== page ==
“No, his eyes were red. He was, you could see he was visibly upset and he just, you know, kind of comfort him and told him, you know, we gotta get outta here,” the transcript of the interview states.
The interviewer asked the sergeant if he approached Babbitt after the shot, and he responded, “No, no, no. I maintained my position.”
He added that Byrd directed him and other officers to go down “into the subway” following the shooting.
The interviewer also asked: “This was not a typical day, was it?”
“Definitely not my craziest day there,” the sergeant replied, saying the closest event to compare it to was “the shots fired back in 2004, 2005 in the Rayburn building ….”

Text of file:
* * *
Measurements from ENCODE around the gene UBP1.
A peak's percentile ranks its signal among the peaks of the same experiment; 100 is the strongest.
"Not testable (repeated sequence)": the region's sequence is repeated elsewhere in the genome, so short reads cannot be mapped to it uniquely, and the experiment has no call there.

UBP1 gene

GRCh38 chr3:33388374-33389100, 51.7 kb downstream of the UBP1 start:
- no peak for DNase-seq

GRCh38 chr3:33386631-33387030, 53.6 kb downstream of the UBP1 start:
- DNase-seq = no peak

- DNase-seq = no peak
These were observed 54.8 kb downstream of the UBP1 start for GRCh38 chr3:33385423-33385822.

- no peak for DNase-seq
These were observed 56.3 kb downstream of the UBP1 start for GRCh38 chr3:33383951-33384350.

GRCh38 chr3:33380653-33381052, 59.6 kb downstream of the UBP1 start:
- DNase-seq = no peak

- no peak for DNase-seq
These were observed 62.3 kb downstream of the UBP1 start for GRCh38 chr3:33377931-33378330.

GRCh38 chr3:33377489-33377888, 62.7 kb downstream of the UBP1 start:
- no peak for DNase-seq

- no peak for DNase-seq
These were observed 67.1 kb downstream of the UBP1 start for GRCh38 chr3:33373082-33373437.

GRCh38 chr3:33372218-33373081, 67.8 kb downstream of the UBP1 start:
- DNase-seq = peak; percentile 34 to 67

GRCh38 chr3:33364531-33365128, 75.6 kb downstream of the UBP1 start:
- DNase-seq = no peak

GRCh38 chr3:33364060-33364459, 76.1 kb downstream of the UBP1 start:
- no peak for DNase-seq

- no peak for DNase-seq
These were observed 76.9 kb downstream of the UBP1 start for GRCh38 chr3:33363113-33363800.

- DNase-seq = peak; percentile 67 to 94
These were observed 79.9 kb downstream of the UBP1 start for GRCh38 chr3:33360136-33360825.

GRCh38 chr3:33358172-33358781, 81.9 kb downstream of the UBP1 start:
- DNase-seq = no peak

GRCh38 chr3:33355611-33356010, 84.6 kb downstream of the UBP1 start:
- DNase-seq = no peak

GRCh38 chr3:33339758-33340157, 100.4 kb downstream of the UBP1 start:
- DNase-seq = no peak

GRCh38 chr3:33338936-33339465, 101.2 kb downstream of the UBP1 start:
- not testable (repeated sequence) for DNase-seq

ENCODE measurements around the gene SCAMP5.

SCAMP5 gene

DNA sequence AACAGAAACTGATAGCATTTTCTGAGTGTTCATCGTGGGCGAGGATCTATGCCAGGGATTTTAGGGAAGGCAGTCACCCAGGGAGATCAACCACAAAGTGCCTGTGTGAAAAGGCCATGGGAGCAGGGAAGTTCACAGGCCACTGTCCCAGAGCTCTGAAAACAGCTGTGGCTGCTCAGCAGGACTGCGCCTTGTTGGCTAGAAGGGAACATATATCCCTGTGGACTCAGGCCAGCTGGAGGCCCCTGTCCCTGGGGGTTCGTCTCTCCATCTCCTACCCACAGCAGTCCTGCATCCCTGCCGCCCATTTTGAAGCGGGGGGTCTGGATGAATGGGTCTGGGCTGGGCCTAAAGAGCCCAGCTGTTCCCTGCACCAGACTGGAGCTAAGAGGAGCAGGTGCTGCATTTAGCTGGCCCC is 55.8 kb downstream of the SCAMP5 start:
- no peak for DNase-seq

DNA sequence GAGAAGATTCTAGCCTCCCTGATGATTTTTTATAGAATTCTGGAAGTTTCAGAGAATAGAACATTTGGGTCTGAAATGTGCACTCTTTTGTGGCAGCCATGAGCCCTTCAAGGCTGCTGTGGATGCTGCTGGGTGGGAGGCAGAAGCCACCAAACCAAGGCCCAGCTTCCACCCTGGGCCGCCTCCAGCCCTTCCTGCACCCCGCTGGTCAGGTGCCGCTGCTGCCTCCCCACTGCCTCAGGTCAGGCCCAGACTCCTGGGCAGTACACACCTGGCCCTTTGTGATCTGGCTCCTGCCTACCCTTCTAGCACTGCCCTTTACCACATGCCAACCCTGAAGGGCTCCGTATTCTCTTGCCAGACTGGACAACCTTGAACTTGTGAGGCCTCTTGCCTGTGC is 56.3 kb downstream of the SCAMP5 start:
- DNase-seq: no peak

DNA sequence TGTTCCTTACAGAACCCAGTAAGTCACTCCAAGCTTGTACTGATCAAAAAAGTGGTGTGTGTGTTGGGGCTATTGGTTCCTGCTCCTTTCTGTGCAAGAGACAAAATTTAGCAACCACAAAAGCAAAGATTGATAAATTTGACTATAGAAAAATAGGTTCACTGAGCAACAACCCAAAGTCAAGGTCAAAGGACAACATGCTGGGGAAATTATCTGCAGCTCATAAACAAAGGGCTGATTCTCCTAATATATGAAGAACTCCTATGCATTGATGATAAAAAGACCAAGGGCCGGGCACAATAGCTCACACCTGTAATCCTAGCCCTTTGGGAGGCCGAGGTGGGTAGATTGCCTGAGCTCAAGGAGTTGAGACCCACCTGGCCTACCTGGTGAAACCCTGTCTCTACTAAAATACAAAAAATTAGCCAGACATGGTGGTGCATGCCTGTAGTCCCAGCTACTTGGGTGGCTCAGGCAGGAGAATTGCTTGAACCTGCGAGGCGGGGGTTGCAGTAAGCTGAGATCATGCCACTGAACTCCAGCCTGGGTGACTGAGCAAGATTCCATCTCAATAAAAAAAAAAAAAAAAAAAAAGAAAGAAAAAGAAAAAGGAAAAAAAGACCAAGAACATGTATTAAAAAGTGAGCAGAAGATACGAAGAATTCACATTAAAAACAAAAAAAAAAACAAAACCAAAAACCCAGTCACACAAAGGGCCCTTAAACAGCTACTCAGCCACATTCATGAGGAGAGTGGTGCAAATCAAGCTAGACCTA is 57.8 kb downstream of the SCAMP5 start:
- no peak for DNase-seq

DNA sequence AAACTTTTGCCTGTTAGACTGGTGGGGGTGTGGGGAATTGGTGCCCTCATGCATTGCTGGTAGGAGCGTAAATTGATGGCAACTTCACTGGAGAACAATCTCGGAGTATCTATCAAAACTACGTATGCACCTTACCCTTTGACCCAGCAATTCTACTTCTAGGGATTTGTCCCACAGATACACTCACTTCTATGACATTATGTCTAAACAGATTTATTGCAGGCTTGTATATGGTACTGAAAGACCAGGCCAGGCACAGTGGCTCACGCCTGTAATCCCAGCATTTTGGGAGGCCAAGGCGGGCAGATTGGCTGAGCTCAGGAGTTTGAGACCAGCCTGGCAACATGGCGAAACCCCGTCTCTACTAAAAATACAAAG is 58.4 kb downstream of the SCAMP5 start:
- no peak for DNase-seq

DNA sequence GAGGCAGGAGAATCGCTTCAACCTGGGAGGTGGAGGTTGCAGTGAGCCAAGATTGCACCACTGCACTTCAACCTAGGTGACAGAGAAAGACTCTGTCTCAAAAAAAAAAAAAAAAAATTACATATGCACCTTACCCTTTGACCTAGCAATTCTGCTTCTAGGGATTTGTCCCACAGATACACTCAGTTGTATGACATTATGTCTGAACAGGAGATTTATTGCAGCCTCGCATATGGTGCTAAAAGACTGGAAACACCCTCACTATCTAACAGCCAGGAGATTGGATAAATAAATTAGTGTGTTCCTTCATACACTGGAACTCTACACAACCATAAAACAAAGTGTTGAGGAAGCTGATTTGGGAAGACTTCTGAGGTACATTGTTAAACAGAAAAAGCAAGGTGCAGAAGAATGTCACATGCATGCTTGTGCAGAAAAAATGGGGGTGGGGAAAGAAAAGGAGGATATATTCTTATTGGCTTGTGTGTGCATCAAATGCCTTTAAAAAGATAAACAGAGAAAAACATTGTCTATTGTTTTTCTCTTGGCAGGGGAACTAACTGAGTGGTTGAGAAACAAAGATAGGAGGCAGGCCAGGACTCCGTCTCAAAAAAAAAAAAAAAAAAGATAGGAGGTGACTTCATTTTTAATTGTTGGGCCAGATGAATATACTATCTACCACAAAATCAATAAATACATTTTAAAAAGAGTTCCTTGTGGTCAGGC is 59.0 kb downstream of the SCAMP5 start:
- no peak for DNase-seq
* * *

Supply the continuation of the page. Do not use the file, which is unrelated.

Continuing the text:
The interview asked the sergeant if Jan. 6 was a “frightening experience,” to which the sergeant responded: “Oh yeah. I’m not afraid to say I was, I was scared s–t.”
The Internal Affairs Division also conducted a different interview with another Capitol Police officer on Jan. 6, who was positioned directly behind Byrd in the Speaker’s Lobby during the shooting of Babbitt.
“He did not see Ms. McEntee [Babbitt] in possession of any potential weapons,” the summary report states.
“He reiterated that he did not observe that she was armed.”
That interviewee also described Byrd as “upset” following the shooting.
“Lieutenant Byrd was shaking, he did not say anything…. Byrd was nervous, teary-eyed, and appeared very upset. His voice [was] also shaky when he called for medical assistance over the radio. Lieutenant Byrd was still very upset,” the report continued.